on stress recovery of reduced components, see [22-24].
Consequently, the response of the entire structure needs
to be considered because the place of the highest stress is
not known a priory and is not necessarily represented by
the I/O. For this reason this work is not focused on the
I/O behavior but on the full system response.
3) Static and dynamic response: In mechanics the static
response of a system is of special interest. It is not just a
theoretical issue as it may be in other disciplines. A static
portion in the overall system response leads to a mean
stress which influences the overall stress and therefore
the components lifetime. Neglecting the static in general
is not an option from a mechanical engineers point of
view.
4) Simple and clear strategy for an “a priori” selection
of the number of needed trial vectors: A key feature of a
reliable reduction method is a simple way to determine
the number of required modes in order to get an accurate
solution. No application engineer is interested in doing a
convergence analysis or a comparison with the full sys-
tem, as it is common in the academic society.
Note, that the applicability of the methods for huge FE
models is not issue of the current work, even it is still a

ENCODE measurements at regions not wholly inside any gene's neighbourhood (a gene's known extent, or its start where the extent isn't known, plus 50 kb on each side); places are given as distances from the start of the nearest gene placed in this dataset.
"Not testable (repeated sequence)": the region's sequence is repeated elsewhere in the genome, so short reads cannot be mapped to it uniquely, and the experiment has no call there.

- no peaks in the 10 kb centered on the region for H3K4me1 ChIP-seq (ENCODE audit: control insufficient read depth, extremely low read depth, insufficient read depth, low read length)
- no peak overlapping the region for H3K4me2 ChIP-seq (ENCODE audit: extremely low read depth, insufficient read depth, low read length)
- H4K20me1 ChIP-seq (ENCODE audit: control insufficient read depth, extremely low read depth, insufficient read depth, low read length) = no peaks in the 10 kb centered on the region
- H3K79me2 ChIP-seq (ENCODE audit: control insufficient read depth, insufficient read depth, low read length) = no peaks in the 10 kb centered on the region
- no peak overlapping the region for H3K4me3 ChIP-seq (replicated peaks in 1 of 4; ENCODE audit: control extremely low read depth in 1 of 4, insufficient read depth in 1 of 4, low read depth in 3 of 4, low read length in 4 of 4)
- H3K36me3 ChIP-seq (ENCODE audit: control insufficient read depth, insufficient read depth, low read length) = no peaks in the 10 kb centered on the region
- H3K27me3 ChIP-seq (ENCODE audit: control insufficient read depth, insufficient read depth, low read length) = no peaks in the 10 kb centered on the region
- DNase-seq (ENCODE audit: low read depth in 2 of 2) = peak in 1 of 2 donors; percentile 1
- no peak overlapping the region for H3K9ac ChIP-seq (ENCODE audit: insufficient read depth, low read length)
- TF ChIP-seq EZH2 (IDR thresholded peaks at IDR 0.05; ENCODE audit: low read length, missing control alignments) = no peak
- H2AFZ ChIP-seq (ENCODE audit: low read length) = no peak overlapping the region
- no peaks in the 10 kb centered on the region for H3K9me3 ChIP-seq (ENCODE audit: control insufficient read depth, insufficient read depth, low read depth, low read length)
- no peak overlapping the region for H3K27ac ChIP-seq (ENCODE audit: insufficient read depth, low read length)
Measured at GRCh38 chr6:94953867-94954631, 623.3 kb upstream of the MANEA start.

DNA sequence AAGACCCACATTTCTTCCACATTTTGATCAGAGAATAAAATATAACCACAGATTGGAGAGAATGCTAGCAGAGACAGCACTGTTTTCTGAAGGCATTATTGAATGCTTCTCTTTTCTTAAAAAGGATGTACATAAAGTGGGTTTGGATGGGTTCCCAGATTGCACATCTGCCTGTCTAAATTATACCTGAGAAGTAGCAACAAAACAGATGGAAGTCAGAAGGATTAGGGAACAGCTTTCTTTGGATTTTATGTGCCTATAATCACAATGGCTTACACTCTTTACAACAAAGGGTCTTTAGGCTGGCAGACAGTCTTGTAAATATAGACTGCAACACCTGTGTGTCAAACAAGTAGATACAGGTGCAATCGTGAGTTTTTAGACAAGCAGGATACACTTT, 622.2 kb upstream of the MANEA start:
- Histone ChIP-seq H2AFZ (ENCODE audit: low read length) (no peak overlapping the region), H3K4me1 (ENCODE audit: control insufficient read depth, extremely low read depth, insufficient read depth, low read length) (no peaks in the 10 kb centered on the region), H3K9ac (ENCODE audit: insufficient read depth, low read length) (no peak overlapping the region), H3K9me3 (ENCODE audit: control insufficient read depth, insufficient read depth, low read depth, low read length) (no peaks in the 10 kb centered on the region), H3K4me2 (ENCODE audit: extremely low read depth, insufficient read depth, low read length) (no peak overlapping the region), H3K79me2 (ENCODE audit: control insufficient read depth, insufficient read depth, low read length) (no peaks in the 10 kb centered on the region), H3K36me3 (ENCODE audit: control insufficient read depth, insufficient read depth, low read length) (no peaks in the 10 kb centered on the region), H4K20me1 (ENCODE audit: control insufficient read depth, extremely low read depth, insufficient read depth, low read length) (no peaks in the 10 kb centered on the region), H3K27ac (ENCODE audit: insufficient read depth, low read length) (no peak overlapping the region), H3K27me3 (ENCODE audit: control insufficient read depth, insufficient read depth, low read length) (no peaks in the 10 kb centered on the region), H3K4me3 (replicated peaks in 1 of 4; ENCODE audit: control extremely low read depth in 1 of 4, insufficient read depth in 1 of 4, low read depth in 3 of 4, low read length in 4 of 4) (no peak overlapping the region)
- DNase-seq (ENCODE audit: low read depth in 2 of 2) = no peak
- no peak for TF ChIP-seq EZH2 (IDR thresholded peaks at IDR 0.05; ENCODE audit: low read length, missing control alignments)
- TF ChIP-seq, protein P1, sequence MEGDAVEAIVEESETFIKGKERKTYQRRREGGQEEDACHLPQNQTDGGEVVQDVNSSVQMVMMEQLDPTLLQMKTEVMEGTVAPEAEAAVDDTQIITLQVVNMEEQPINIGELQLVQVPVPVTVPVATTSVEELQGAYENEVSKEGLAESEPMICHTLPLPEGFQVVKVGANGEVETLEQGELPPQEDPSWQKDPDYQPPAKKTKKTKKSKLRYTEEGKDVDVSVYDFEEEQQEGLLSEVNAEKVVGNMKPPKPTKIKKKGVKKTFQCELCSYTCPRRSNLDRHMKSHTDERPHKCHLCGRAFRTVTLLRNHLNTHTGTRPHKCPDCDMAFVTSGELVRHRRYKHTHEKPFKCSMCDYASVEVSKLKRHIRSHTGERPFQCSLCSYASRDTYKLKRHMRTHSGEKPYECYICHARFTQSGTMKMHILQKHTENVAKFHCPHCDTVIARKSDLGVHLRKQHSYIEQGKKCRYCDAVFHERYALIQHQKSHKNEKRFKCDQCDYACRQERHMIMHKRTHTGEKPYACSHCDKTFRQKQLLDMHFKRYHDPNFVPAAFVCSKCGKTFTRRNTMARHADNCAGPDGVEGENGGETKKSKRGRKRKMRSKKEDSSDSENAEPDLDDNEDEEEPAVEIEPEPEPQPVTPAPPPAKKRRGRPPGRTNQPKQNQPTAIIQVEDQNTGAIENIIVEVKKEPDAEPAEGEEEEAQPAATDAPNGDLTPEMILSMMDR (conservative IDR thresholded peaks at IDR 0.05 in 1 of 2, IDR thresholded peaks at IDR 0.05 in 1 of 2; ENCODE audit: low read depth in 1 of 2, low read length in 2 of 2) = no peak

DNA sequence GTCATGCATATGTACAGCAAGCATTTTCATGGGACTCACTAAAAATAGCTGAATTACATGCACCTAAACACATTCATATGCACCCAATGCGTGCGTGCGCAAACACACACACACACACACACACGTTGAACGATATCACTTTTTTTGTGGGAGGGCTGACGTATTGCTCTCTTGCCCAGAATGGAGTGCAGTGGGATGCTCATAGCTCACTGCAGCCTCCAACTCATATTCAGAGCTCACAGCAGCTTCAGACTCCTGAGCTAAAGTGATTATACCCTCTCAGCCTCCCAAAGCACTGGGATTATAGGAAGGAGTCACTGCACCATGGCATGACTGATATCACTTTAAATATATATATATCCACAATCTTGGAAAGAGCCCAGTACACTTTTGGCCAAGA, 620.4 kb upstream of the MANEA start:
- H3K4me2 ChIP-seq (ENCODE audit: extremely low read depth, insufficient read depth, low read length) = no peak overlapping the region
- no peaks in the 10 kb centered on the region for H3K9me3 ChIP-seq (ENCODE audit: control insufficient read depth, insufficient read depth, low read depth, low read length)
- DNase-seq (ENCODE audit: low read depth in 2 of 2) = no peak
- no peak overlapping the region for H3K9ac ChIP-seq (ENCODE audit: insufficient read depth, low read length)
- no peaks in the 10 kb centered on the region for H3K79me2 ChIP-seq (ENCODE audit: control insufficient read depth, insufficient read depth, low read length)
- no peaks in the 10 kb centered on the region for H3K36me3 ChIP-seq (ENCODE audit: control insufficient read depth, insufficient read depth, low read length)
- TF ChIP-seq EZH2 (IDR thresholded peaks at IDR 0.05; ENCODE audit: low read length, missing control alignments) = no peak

field of research, see [14] in case of BT. The focus is on
basic insights and qualitative differences.
There is already some comparative literature available,
see for example [25] and, as mentioned [16-19]. To the
best knowledge of the author the following points of this
paper have not been investigated and pointed out yet:
1) A comparison of the three methods with the focus
on the issues mentioned above, especially the varying
boundary conditions which are of significant importance
for the use of model reduction in multi body simulation. < D. G. Meyer and S. Srinivasan, “Balancing and Model
Reduction for Second-Order Form Linear Systems,”
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duction of Second-Order Systems,” Mathematical and
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5, 2008, pp. 391-406. doi:10.1080/13873950701844170
[14] P. Benner and J. Saak, “Efficient Balancing Based MOR
for Large Scale Second Order Systems, Mathematical and
Computer,” Modeling of Dynamical Systems, Vol. 17, No.
W. WITTEVEEN
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2, 2011, pp. 123-143.
doi:10.1080/13873954.2010.540822
[15] B. Yan, S. X. D. Tan and B. McGaugy, “Second-Order
Balanced Truncation for Passive-Order Reduction of
RLCK Circuits,” IEEE Transactions on Circuits and Sys-
tems-II, Vol. 55, No. 9, 2008, pp. 942-946.
[16] J. Fehr and P. Eberhard, “Error-Controlled Model Reduc-
tion in Flexible Multibody Dynamics,” Journal of Com-
putational and Nonlinear Dynamics, Vol. 5, No. 3, 2010,
p. 31005.